Let's be upfront. The Mazdaspeed3 doesn't feature AWD architecture. For a car whose indirect rivals include the likes of Subaru's WRX and even Mitsubishi's EVO IX, one would assume this as being a bad thing. While we'd welcome the idea of a Mazdaspeed3 that transmits its 280-estimated lb-ft of torque to all four corners, surprisingly, we just don't miss it here.
There are several reasons for this.
The EngineWe never would have asked Mazda for the keys to their loaner Mazdaspeed3 were it not for its direct-injected, turbocharged engine. Yes, all is based off of the cheaper Mazda3, but almost everything we care about is better when concerning the Mazdaspeed3, like the engine. Its 2.3L, DOHC intercooled four-cylinder puts down a reported 263 hp, establishing itself among the top-echelon of such OEM performers as Subaru's EJ powerplants and Mitsubishi's Mivec 4G63. It only took a couple of sprints around the block for Editor Choo and myself to conclude that the powers at Mazda have had their way with this Mazdaspeed3 in particular. Something was amiss, but in a good way. A re-flashed PCM? Perhaps some boost control trickery? The purported 263 hp simply seemed too low. A visit to Do It Dyno in nearby Signal Hill, Calif., quickly quelled such disbelief, however, as Mazda's claims were confirmed with a measured peak of 241 whp and 255 lb-ft torque. Calculating typical drivetrain losses brings us right back to Mazda's original figure. Go figure. A look at the torque curve reveals as much, delivering near-peak torque at 3,500 rpm and, at the very least, contributing to our initial speculations.
The 2.3-liter's torque management system is really where the Mazdaspeed3 gets away with not being AWD though. A sophisticated boost controller within the PCM, more or less, and internal throttle angle control (drive-by-wire) keeps torque curves linear and helps avoid any sudden traction-inhibiting spikes typical of most other turbocharged FWD cars. It basically lets off the gas and/or turns down the boost without giving the driver any say. But it's less obtrusive than it may sound and is rather forgettable, in a good way. While we normally wouldn't welcome the idea of a computer dictating our gas pedal efforts, it's surprisingly seamless here. The system is controlled electronically throughout first, second and third gears, where torque management is typically needed most. Power output is also limited based on steering angle, diminishing torque as turning radiuses increase and tire slippage is more likely.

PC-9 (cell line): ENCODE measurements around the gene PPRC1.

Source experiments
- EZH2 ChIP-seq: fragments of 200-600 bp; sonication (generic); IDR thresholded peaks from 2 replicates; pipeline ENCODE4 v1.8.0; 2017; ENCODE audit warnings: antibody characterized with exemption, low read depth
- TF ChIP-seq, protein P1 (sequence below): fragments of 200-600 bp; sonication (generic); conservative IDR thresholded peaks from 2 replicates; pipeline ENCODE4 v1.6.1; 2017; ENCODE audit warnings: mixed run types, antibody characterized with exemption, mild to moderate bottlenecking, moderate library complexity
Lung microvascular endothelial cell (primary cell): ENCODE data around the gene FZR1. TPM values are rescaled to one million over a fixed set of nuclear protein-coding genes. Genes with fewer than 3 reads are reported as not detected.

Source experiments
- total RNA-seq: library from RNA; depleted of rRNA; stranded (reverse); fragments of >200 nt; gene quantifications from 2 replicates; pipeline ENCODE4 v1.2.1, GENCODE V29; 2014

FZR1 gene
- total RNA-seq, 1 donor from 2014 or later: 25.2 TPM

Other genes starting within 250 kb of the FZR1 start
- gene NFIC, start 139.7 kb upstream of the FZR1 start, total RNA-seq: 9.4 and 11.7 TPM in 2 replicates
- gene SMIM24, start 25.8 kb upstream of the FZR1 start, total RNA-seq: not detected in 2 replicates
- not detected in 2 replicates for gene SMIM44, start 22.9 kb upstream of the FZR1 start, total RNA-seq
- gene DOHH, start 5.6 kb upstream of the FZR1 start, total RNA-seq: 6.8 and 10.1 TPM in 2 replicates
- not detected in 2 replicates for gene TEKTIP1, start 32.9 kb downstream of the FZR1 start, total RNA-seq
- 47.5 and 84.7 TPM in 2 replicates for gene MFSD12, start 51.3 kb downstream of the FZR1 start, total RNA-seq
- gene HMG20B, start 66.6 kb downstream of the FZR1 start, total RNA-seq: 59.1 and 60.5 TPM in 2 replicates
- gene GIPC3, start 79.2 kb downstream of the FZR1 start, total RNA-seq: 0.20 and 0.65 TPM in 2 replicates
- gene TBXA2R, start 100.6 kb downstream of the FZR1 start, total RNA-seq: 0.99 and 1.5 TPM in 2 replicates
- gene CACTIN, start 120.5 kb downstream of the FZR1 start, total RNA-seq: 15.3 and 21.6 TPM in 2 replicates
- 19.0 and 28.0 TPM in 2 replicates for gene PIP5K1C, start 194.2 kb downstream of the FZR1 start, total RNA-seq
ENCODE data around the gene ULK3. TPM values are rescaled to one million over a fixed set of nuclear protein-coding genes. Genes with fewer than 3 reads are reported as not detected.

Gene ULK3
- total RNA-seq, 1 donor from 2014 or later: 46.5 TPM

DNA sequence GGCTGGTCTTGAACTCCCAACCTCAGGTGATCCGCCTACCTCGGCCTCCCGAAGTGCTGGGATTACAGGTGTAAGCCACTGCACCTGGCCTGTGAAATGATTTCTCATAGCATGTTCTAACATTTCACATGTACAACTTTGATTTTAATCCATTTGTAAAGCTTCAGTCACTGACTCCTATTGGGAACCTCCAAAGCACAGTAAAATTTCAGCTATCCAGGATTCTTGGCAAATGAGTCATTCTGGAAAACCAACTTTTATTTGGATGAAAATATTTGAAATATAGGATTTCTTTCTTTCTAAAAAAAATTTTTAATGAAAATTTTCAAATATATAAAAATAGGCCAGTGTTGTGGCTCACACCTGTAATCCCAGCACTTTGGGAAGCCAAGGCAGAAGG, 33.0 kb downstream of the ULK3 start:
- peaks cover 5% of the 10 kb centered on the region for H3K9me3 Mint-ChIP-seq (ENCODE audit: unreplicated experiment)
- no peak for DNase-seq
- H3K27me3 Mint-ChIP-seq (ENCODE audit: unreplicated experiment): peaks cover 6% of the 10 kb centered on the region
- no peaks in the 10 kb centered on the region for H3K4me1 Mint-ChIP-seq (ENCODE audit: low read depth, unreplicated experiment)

The engine platform is based off of an aluminum block and head that's beefed up right from Mazda with a forged crankshaft and connecting rods and a surprisingly higher-than-typical 9.5:1 compression ratio in terms of turbocharged engines. But DISI (Direct Injection Spark Ignition) is really the Mazdaspeed3's most remarkable feature, albeit nothing new, at least not for diesel engines anyways. But this is no diesel. Conventional fuel injectors spray 40+ psi worth of gas into the intake stream to be mixed with air. Direct injection allows for pressure higher than 1,500 psi, spraying fuel right into the combustion chambers, which makes for cooler combustion temperatures, reduced emissions, increased power but also improved gas mileage. How's that for an oxymoron? We averaged just over 28mpg - about what Mazda claims - but that figure includes our dyno time and plenty of stoplight-to-stoplight driving.